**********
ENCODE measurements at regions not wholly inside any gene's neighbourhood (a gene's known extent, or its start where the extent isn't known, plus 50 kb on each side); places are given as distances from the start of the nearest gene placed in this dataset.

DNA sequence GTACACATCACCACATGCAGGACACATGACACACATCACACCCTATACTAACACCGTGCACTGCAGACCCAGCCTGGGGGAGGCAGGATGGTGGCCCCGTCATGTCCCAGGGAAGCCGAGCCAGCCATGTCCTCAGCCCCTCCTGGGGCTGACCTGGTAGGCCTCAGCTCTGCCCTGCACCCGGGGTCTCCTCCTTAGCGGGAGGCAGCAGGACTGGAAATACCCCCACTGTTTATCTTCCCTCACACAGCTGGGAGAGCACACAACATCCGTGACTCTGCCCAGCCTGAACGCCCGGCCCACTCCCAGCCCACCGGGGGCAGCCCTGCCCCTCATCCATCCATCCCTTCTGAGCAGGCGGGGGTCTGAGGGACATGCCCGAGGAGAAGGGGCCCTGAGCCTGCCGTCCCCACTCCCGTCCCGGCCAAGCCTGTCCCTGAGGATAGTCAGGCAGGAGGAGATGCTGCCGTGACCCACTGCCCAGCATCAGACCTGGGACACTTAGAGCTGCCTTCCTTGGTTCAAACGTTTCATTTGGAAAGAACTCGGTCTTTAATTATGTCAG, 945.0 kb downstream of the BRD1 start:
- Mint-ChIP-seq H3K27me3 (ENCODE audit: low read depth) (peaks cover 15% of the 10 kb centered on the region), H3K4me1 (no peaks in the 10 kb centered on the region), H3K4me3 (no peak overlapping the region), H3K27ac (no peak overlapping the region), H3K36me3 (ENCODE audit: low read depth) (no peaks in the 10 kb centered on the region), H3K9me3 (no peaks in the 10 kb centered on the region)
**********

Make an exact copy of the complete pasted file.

ENCODE measurements at regions not wholly inside any gene's neighbourhood (a gene's known extent, or its start where the extent isn't known, plus 50 kb on each side); places are given as distances from the start of the nearest gene placed in this dataset.

DNA sequence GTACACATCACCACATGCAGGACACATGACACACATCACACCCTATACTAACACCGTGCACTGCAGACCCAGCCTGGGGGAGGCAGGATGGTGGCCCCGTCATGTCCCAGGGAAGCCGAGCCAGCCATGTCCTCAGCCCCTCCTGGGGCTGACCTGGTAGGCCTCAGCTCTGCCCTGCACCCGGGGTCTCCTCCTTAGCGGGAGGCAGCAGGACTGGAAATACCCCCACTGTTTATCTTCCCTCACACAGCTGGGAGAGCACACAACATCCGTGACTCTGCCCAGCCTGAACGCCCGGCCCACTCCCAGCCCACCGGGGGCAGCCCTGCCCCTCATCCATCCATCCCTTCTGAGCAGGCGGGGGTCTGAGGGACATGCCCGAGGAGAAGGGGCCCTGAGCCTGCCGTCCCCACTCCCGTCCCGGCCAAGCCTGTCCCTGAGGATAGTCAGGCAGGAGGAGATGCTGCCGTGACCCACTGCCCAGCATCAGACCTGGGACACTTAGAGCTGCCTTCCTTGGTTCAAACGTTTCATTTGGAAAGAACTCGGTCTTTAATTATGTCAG, 945.0 kb downstream of the BRD1 start:
- Mint-ChIP-seq H3K27me3 (ENCODE audit: low read depth) (peaks cover 15% of the 10 kb centered on the region), H3K4me1 (no peaks in the 10 kb centered on the region), H3K4me3 (no peak overlapping the region), H3K27ac (no peak overlapping the region), H3K36me3 (ENCODE audit: low read depth) (no peaks in the 10 kb centered on the region), H3K9me3 (no peaks in the 10 kb centered on the region)